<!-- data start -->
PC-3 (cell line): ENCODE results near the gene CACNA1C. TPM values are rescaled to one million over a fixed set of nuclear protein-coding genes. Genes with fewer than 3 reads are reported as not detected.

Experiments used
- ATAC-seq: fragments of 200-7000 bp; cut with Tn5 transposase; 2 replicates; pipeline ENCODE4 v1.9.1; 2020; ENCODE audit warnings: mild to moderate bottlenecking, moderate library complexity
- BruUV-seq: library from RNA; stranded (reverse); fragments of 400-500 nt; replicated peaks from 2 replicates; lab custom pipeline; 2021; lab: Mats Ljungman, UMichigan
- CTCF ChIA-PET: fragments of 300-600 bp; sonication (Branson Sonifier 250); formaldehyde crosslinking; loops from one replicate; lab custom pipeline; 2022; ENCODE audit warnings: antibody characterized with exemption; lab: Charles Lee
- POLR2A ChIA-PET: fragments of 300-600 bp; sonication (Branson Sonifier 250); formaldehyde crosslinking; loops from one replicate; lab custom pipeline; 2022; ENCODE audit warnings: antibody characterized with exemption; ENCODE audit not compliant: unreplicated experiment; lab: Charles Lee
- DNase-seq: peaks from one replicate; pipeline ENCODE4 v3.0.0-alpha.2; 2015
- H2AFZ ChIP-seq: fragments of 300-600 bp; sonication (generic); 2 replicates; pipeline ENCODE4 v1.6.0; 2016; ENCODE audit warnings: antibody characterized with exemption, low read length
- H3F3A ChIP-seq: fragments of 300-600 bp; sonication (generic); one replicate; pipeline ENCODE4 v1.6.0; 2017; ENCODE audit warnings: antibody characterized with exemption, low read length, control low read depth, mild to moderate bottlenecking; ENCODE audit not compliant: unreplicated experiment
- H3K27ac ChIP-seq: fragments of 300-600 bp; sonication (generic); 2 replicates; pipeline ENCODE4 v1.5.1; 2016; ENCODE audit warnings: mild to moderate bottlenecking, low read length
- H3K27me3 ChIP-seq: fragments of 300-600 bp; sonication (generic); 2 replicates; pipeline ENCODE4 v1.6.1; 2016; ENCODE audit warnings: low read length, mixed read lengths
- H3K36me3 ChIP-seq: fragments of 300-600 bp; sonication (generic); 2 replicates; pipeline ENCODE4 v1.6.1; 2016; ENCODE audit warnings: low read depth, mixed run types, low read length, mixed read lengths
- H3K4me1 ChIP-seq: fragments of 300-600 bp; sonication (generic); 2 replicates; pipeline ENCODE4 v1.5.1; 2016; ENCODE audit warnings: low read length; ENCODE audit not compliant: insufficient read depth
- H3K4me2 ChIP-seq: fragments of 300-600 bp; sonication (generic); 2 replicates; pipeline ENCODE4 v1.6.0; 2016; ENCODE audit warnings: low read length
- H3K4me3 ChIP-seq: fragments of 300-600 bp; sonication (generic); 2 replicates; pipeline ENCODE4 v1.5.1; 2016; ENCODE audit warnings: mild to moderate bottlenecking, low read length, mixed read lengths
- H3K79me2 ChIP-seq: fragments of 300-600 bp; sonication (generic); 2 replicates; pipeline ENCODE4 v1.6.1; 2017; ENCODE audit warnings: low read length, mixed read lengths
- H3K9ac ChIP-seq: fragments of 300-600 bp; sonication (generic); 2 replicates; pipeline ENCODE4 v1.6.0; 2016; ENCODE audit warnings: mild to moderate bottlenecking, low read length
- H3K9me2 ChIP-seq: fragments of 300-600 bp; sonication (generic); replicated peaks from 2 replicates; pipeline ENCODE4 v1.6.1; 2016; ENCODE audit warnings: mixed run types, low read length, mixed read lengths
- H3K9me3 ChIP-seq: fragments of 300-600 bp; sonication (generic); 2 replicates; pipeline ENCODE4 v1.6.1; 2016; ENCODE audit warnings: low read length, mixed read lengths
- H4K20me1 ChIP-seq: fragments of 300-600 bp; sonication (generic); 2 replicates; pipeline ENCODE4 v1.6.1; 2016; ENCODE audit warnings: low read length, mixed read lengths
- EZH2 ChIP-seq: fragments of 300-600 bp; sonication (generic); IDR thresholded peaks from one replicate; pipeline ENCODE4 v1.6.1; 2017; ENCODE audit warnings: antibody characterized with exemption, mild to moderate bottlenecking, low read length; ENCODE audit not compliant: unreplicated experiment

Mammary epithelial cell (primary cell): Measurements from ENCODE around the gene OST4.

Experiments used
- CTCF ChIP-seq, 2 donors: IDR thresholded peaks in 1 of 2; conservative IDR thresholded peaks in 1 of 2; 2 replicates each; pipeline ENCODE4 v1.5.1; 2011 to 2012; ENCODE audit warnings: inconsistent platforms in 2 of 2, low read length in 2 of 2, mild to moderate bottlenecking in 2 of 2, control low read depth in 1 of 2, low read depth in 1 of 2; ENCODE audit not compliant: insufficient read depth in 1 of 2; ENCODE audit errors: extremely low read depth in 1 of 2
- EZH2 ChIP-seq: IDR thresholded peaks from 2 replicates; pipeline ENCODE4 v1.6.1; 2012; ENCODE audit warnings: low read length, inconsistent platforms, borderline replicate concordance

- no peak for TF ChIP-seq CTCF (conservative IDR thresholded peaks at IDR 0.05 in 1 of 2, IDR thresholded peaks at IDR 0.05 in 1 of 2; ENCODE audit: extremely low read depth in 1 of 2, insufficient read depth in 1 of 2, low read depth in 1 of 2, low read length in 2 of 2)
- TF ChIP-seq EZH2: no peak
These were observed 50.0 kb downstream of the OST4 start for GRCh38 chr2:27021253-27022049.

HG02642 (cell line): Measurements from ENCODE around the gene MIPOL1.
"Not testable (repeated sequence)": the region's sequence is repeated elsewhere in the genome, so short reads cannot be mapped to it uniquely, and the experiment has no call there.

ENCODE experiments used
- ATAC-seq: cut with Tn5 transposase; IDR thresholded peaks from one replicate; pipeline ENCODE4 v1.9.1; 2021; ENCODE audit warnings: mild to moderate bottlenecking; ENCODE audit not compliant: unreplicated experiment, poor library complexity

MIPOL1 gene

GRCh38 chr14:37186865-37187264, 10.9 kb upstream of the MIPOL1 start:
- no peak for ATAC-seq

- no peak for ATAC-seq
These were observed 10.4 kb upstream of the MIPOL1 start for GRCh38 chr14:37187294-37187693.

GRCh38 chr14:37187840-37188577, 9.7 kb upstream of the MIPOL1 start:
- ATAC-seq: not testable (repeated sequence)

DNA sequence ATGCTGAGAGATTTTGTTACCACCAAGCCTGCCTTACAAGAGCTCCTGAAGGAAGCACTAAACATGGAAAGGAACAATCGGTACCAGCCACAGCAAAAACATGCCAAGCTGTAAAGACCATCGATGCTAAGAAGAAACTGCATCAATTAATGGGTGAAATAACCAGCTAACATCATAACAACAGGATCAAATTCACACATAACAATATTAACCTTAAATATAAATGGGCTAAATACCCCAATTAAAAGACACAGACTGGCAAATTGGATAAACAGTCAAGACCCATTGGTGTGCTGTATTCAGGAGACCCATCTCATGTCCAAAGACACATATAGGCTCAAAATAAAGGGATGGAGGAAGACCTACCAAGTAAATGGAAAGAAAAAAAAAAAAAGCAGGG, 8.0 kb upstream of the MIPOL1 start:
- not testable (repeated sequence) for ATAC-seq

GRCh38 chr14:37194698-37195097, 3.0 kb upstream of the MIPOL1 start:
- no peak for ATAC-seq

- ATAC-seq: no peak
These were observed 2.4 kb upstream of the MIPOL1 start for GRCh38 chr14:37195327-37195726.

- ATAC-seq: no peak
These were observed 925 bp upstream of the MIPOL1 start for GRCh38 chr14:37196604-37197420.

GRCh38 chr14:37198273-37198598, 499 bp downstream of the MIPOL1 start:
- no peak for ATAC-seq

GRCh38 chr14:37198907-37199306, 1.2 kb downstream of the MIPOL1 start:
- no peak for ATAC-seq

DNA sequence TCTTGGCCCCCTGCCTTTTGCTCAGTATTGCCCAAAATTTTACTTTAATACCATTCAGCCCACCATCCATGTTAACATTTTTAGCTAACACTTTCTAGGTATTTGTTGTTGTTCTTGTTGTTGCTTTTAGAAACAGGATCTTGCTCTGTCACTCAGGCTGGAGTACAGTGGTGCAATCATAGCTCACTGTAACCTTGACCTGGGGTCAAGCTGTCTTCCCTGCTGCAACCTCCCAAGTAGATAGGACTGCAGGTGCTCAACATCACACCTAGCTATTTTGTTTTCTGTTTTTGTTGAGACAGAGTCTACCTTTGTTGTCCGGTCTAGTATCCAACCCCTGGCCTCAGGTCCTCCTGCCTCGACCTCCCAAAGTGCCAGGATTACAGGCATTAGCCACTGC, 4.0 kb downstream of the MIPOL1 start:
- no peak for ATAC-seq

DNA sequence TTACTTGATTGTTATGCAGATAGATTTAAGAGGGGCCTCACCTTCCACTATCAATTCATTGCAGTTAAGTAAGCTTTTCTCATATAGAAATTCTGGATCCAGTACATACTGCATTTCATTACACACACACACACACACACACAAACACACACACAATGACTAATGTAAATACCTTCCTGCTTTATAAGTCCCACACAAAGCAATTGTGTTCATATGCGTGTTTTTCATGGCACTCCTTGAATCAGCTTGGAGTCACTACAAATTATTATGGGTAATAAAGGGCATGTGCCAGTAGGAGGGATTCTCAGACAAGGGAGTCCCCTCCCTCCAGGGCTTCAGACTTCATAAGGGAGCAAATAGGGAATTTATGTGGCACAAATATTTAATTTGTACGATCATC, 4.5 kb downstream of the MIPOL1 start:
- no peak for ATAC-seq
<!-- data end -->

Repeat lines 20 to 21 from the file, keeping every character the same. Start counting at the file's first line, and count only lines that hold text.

- H4K20me1 ChIP-seq: fragments of 300-600 bp; sonication (generic); 2 replicates; pipeline ENCODE4 v1.6.1; 2016; ENCODE audit warnings: low read length, mixed read lengths
- EZH2 ChIP-seq: fragments of 300-600 bp; sonication (generic); IDR thresholded peaks from one replicate; pipeline ENCODE4 v1.6.1; 2017; ENCODE audit warnings: antibody characterized with exemption, mild to moderate bottlenecking, low read length; ENCODE audit not compliant: unreplicated experiment